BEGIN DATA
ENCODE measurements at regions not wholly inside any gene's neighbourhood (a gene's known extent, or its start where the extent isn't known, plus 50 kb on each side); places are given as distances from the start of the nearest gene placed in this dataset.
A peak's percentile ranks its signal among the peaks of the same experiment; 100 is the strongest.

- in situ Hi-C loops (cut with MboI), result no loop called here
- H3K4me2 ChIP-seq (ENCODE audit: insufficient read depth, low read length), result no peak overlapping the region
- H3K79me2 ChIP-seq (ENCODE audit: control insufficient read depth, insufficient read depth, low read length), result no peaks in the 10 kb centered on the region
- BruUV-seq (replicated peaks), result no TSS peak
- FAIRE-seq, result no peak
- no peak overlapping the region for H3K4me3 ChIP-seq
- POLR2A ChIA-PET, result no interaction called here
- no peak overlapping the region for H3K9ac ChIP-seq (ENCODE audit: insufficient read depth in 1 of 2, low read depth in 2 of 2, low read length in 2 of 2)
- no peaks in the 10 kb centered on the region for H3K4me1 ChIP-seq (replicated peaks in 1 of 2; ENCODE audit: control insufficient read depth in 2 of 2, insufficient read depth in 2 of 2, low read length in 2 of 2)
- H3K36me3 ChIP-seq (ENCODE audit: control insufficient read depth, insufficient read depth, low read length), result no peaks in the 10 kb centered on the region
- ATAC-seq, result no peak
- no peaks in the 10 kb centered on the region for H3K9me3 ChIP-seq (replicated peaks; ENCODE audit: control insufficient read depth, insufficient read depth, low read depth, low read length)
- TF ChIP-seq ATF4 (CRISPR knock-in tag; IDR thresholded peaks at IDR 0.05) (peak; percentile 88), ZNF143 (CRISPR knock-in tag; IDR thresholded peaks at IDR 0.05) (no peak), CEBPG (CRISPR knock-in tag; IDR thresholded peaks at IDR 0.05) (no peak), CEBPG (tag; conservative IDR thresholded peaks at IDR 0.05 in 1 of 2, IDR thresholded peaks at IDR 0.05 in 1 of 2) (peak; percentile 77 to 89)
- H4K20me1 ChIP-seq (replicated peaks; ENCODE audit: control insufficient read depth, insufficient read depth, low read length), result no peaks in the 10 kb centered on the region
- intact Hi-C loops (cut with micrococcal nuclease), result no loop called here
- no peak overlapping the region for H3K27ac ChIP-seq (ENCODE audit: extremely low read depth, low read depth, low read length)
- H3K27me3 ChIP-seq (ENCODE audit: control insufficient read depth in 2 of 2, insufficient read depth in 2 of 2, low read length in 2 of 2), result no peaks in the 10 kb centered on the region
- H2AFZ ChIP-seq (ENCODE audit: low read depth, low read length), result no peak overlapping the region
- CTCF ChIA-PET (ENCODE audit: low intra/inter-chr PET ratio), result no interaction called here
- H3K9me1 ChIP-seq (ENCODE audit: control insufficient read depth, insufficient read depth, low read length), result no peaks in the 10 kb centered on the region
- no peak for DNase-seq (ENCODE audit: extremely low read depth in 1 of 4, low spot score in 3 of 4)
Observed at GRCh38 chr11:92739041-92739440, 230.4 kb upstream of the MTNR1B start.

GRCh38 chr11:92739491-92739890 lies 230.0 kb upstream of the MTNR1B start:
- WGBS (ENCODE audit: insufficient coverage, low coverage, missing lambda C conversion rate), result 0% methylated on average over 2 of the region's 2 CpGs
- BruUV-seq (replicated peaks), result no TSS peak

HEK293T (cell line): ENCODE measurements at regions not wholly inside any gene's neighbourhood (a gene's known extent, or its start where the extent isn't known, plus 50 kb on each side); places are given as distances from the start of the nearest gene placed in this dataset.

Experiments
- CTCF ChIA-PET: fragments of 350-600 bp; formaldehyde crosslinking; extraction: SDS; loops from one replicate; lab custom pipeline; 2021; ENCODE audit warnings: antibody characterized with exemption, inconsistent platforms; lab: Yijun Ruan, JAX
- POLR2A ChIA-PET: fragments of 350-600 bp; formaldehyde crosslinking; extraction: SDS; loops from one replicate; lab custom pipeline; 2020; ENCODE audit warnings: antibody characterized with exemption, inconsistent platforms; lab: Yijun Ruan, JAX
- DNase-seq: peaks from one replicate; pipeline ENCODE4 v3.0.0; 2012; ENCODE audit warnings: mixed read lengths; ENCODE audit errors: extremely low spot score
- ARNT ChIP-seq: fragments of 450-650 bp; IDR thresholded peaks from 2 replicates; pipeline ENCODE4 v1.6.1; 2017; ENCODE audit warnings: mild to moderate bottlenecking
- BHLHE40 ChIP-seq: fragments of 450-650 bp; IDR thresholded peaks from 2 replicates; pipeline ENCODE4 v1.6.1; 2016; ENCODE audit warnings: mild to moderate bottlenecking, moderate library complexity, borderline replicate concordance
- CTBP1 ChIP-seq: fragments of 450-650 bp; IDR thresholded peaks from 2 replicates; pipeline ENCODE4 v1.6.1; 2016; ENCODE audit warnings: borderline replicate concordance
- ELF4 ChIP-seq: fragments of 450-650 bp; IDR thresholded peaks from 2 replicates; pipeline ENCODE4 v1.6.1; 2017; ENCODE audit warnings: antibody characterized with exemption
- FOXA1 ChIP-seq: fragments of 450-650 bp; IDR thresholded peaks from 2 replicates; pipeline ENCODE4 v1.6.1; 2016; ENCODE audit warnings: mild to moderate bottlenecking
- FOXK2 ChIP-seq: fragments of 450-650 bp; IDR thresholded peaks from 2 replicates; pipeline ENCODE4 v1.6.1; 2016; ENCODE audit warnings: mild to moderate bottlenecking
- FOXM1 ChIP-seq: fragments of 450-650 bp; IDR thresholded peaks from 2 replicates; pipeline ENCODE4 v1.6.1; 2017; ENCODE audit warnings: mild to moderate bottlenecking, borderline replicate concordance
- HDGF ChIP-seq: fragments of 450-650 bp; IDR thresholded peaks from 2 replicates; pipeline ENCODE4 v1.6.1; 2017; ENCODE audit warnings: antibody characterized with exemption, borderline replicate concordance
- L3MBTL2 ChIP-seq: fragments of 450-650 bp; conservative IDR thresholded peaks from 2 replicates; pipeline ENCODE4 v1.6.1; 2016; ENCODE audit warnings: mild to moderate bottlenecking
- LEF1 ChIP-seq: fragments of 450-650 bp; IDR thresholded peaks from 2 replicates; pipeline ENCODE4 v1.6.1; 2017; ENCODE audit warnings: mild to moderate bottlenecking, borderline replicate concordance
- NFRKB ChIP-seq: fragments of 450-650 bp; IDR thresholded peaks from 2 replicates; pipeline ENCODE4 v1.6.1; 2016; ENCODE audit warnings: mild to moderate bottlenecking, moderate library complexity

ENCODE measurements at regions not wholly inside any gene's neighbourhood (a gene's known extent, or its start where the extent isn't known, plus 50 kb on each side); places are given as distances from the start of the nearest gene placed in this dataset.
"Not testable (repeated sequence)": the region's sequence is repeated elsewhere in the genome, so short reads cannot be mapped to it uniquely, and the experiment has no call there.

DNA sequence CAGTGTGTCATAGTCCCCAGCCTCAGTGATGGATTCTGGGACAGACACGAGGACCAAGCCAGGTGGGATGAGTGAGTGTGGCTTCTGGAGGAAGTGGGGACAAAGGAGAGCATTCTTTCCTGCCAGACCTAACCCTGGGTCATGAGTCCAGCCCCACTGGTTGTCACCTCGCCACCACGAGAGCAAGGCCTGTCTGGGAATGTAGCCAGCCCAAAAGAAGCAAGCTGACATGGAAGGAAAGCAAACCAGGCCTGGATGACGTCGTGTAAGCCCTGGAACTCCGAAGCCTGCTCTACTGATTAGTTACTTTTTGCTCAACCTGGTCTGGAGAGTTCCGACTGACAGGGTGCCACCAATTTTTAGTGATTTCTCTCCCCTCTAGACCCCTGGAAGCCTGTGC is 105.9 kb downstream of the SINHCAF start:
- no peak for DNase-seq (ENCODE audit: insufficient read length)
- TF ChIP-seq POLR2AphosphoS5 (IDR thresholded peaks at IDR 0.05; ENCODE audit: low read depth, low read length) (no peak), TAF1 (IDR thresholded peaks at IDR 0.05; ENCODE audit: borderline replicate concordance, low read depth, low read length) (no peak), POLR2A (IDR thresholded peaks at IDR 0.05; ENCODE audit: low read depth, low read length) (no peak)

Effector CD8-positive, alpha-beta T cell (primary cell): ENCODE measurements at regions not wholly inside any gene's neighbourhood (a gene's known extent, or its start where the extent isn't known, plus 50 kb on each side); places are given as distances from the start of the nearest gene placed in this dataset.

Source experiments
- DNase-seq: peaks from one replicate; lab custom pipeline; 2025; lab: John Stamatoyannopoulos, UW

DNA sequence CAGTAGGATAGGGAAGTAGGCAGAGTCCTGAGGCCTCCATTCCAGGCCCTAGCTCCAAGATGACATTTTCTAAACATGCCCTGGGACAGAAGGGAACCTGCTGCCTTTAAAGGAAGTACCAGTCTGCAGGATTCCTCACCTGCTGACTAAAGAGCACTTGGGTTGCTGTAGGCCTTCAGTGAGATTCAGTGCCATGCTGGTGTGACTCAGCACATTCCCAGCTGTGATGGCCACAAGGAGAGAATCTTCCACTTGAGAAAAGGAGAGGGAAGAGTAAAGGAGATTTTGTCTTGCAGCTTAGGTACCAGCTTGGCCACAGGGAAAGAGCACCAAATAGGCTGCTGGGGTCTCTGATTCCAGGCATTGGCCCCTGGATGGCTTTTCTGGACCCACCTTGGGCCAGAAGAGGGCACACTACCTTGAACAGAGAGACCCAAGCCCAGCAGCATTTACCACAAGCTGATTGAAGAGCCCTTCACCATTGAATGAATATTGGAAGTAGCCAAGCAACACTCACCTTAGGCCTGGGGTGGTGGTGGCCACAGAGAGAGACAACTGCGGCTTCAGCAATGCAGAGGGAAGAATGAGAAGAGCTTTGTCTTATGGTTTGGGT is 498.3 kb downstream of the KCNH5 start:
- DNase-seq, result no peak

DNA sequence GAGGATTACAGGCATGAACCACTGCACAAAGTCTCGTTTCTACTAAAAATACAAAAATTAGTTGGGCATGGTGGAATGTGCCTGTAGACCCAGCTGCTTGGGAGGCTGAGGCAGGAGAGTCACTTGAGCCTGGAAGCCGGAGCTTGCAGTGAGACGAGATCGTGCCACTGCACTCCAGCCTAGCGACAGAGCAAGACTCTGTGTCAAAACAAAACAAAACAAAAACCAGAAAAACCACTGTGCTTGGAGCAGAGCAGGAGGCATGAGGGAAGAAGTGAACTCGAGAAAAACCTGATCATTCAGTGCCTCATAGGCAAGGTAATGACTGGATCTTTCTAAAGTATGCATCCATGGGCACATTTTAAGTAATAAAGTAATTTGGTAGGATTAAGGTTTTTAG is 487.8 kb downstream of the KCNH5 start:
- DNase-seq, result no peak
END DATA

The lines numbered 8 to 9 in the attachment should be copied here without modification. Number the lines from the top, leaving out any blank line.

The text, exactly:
- no peak overlapping the region for H3K4me3 ChIP-seq
- POLR2A ChIA-PET, result no interaction called here